Feeding on strife

So what are you to do when you’re working on battling an eating disorder and because of life circumstances the thought of food just sounds gross?  Who is in control here?  Is the disorder drill sergeant calling the shots or is it the legitimate grief playing a role… both?

I recently learned during a session with my nutritionist that when people lose their appetite – legitimately lose it – not in a restriction/disorderly way… the first thing to go is a taste for meat.  The nutritionist said this holds true for women who have morning sickness, people in the hospital, those going through grief and any other reason you may have a physical loss of appetite.  Personally, for the time surrounding my mom’s passing the thought of chewing meat (sorry to be so graphic) made me gag.

To validate my feeling of sickness and grief we restructured my meal plans to simply get food in… whatever it was – forget variety and trying to expand the list or challenge myself to new meals (this is a goal of recovery).  At this point we decided surviving and just getting things in was most important.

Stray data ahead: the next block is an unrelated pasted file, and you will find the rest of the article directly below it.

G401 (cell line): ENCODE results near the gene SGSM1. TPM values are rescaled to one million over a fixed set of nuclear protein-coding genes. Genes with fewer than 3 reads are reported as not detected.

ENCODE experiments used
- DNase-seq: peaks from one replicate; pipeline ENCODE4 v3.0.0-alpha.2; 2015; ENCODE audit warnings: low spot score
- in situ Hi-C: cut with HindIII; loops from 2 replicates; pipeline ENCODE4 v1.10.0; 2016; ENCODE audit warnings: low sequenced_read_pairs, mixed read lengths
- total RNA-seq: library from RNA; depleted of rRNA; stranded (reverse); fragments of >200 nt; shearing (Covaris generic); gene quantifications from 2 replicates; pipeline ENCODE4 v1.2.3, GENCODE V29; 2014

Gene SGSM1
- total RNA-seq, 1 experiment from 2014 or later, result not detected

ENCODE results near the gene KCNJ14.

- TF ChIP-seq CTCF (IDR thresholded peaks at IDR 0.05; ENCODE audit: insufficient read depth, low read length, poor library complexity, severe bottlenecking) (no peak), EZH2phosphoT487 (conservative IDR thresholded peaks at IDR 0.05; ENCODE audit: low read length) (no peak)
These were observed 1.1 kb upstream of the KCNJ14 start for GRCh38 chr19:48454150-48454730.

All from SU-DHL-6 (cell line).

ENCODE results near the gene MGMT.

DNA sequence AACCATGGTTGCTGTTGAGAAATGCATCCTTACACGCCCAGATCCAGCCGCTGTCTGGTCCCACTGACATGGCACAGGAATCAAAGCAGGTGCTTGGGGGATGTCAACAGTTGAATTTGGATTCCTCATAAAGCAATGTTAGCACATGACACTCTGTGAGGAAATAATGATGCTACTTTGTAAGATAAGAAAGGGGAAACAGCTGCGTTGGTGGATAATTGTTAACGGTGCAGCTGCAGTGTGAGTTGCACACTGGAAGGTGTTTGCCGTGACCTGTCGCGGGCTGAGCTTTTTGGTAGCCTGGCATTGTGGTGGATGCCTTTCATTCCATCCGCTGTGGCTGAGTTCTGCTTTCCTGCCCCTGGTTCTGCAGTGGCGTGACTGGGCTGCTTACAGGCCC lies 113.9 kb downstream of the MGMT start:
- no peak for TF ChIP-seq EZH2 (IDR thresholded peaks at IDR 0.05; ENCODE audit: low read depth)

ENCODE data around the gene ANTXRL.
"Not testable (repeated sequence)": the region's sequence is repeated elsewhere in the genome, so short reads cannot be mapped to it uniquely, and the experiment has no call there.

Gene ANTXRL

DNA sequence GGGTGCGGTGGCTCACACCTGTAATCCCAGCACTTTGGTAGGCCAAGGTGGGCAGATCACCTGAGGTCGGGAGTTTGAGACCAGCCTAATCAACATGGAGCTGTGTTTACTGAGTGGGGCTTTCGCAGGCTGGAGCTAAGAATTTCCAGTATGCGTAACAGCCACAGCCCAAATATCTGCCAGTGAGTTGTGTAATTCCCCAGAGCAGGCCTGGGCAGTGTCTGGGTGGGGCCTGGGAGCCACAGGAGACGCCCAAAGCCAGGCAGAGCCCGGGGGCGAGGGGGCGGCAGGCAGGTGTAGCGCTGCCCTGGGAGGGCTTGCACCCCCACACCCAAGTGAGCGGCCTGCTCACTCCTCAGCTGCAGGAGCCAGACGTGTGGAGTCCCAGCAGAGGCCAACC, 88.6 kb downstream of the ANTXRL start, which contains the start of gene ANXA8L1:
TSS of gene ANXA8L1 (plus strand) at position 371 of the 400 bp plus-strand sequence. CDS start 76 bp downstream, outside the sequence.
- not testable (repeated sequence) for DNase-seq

prvDoor AjarSO… now the door has been cracked… the disorder sees this as an opportunity.  I share this because I want to give validity to those going through multiple struggles.  They are real.  AND at the same time, I hope to share some strength that you can make sure that in times of challenge you can keep moving forward and continue recovery.

Sometimes – just surviving IS recovering.  

What I’ve learned through my recovery journey is that the disorder often feeds on times of weakness and when you’re under eating it allows for the sergeant to become louder because you do not have enough fuel to think clearly or battle the disordered thoughts.  Often if the “voice” is getting louder… telling you you’re eating too much or need to do a two-a-day at the gym, it’s because you’re restricting and can’t battle.

We all have so much that we’re dealing with.  Sometimes it feels all too much to handle and at least for me, going back to restricting and over exercising is my comfort zone.  BUT I know the road to recovery is uphill… and worthwhile.

And the only way to travel it is with a clear mind and at the strongest I can be.

TRUE Strength

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